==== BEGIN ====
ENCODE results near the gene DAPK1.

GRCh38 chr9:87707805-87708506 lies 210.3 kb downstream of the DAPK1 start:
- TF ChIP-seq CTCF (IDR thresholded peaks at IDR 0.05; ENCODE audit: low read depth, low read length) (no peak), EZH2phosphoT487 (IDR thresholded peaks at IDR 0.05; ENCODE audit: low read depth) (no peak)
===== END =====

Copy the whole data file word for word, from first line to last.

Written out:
ENCODE results near the gene DAPK1.

GRCh38 chr9:87707805-87708506 lies 210.3 kb downstream of the DAPK1 start:
- TF ChIP-seq CTCF (IDR thresholded peaks at IDR 0.05; ENCODE audit: low read depth, low read length) (no peak), EZH2phosphoT487 (IDR thresholded peaks at IDR 0.05; ENCODE audit: low read depth) (no peak)